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For Immediate Release
Office of the Press Secretary
August 3, 2006
Press Gaggle by Tony Snow
Aboard Air Force One
En route McAllen, Texas
2:27 P.M. EDT
MR. SNOW: First thing, the President had a 14-minute phone call with Chancellor Merkel, aboard Air Force One. They talked about ongoing diplomatic efforts at the United Nations. She offered her help and support in dealing with interested parties, and also Germany's support of the wider war on terror. They also talked about the roles of Iran and Syria.
Coming up ahead on this trip, we are going to be stopping in McAllen. First there is going to be a review of -- the President is going to be taking a look at some rotary aircraft -- helicopters, in other words -- and also a boat that is used by the Border Patrol and Customs Service, in trying to patrol the borders.
Then we're going to move on to Mission, a 10-minute drive, where he's going to be in a skybox. A skybox is a device by which one is lifted up in the air; it's a surveillance device that allows Border Patrol agents to keep an eye on some of the more heavily trafficked areas in the border.
Then he will go to a nearby park and deliver a speech on immigration -- on immigration reform, concentrating largely on border security, but also reiterating the other parts of his comprehensive plan.
And that's it.
Q Does the President agree with General Abizaid's assessment today, that Iraq is in danger of civil war because of the recent sectarian violence?
MR. SNOW: I think what he said -- I think he specifically avoided "civil war." I think he said he was worried about sectarian violence, and also reiterated something we've talked about on a number of occasions, which is the importance of security Baghdad -- which is why, pursuant to General Casey's recommendations, you're going to see a little more of a troop presence in Baghdad, to try to suppress some of those. Obviously, sectarian violence is a concern.
Q I think he did say that he thought civil war was a possibility.
MR. SNOW: Okay. Well, I don't think the President is going to quibble with his generals on their characterizations. I think the more important thing that General Abizaid -- at least based on what I saw -- was saying that, again, it's very important that we go ahead and go in and secure Baghdad as one of the key things, because that is where people are tying to create broader sectarian strife with pretty large and visible acts of violence.
Q What's the status of a U.N. resolution and the negotiations?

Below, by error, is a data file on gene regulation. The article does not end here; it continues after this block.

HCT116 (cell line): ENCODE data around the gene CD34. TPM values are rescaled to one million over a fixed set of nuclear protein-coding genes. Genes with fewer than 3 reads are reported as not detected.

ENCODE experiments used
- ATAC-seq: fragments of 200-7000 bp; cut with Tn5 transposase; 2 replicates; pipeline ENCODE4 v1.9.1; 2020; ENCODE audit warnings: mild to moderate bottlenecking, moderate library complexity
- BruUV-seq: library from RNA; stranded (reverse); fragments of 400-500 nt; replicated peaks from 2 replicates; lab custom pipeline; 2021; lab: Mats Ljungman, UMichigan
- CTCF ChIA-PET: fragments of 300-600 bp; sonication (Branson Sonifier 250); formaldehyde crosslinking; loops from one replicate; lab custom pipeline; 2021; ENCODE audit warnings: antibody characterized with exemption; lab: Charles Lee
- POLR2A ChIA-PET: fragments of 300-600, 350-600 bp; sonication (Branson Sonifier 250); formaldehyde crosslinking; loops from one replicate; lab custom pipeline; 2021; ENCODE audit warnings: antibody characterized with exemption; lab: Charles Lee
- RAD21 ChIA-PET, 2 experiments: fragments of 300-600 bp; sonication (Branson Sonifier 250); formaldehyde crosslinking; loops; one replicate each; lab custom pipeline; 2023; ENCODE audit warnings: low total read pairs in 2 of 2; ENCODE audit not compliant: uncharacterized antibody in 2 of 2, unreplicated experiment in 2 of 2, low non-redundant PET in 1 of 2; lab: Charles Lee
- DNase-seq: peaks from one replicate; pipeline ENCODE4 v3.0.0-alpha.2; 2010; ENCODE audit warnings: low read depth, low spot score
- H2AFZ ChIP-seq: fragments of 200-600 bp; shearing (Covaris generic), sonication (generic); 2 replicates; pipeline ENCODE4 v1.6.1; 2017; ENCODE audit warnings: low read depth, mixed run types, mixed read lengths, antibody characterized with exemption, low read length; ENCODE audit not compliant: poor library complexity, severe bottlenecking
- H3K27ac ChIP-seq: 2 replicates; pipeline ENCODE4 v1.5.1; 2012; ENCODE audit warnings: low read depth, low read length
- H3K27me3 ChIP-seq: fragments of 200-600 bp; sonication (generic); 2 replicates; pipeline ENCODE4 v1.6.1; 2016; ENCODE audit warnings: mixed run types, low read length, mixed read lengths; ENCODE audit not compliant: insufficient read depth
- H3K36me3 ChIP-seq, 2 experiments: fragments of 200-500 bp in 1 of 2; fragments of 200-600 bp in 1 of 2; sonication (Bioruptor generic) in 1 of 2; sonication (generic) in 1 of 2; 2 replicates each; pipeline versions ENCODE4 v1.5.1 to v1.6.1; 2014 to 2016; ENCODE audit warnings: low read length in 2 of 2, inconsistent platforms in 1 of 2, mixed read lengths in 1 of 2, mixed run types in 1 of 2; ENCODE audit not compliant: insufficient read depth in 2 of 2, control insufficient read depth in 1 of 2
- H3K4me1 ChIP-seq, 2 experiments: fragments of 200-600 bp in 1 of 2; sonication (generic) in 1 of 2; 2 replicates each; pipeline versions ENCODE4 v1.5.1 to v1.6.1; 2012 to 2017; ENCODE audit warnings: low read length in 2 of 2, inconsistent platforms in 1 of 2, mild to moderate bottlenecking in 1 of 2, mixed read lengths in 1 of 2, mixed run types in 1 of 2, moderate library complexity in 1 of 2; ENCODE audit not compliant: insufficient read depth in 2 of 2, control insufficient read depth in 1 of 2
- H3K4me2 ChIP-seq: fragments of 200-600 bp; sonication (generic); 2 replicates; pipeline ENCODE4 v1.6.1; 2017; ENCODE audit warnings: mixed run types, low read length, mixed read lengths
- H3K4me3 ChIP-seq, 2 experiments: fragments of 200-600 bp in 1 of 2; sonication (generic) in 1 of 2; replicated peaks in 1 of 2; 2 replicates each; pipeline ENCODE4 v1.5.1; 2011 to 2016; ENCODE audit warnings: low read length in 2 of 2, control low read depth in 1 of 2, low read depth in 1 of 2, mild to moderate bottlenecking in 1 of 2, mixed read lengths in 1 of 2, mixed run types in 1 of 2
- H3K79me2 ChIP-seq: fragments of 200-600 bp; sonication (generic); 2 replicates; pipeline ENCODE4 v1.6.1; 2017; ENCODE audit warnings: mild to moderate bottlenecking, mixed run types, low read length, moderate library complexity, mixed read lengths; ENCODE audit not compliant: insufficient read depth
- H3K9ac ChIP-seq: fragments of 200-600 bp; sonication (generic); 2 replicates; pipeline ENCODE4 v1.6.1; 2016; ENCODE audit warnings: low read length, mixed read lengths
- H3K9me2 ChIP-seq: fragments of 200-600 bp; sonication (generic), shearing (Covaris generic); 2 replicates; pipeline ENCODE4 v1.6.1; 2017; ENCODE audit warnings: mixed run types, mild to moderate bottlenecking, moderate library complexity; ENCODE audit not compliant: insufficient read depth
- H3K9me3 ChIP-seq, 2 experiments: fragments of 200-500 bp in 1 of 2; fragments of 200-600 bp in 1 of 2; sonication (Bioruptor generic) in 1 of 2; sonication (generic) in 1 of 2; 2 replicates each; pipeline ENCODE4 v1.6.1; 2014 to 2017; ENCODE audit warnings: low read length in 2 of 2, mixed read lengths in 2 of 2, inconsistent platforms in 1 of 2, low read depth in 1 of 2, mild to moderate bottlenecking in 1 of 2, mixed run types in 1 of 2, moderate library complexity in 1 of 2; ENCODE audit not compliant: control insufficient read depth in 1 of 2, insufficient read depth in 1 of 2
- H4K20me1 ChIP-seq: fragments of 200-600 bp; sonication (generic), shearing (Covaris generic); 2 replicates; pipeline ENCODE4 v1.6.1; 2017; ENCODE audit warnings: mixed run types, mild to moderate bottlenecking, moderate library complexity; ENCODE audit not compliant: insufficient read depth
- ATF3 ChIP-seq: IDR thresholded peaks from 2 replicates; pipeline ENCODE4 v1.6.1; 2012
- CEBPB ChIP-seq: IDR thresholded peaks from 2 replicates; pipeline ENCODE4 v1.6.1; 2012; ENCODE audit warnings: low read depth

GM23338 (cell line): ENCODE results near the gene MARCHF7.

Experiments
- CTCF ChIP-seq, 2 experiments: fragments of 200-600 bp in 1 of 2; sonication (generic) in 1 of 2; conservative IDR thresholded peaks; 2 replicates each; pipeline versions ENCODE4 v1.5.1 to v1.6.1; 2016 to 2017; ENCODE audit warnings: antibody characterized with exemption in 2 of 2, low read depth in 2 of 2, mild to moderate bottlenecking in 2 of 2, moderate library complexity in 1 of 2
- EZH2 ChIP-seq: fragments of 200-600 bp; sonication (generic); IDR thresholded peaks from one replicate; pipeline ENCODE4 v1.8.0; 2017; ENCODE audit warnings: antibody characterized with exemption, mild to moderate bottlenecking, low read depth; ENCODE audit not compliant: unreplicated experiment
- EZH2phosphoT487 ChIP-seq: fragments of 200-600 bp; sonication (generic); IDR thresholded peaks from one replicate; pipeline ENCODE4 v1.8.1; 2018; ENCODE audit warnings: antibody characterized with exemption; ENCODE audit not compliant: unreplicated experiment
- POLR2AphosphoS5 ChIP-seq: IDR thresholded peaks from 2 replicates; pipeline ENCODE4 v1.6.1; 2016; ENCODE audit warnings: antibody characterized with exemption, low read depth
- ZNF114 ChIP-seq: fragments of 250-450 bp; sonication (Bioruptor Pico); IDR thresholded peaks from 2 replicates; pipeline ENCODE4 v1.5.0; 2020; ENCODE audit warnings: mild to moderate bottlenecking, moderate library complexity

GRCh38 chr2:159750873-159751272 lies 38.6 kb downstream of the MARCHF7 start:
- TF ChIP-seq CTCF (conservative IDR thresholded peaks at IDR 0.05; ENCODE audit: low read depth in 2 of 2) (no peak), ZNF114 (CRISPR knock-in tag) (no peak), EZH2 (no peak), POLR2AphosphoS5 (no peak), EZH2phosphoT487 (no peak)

MR. SNOW: Still working on it. We feel pretty optimistic that there's going to be something -- I can't give you an absolute timeline, if it's going to be this week or the beginning of next week. But as Secretary Rice said, a number of days and we think that, you know, things are on track for that.
And that's one of the things the President reported to Chancellor Merkel.
Q Did the President initiate the call to Chancellor Merkel, or the other way around?
MR. SNOW: The other way around, I think.
Q And was the primary topic the U.N. resolution?
MR. SNOW: The U.N. resolution and looking forward, yes.
Q Did they come to any agreement about what she should report back, perhaps, to fellow European leaders?
MR. SNOW: What the President was doing -- no, there was not a, "why don't you go report," because we're dealing with a lot of European leaders within not only the context of the various negotiations that have taken place, but within the U.N. Security Council. She was just trying to get an update to figure out where things stood, and he was telling her, and she was pleased with his reports of progress.
Q When is Secretary Rice coming to Texas?
MR. SNOW: Either tomorrow or Saturday, I think. Again, I defer to -- is it Saturday? It's Saturday.
Q And might we hear from her or the President? Has there been any more plans about that over the weekend or Monday?
MR. SNOW: At some point you will, yes. We'll let you know when we have a definite on it.
Q What about today? Might he talk to us today?
MR. SNOW: If you ask real nice. (Laughter.)
MR. SNOW: We don't have any planned press avails.
Q Is the President satisfied with what his members of his own party have done to try and reach a compromise on immigration, or does he think they should be working harder?
MR. SNOW: Well, I think everybody is working hard, and I think you're going to see -- there are very active conversations going on, not only with the White House, but also, you'll note, Republicans in the House and Senate I think are working towards something that fits the President's description of comprehensive reform. He understands the legislative process. It is not -- it doesn't always operate neatly, quickly or according to time lines. But it is moving forward.
Q Do you think the public hearings are constructive this summer?
MR. SNOW: No characterization of it. I think probably you need to ask the people who have organized them what they think.
Q Is there any concern that Republicans could pay a political price in November if they don't reach some sort of agreement before then?
MR. SNOW: You'd have to ask people who are running races. The President really is primarily concerned in getting it done. He wants it done quickly, but he also wants it done right.
END 2:32 P.M. EDT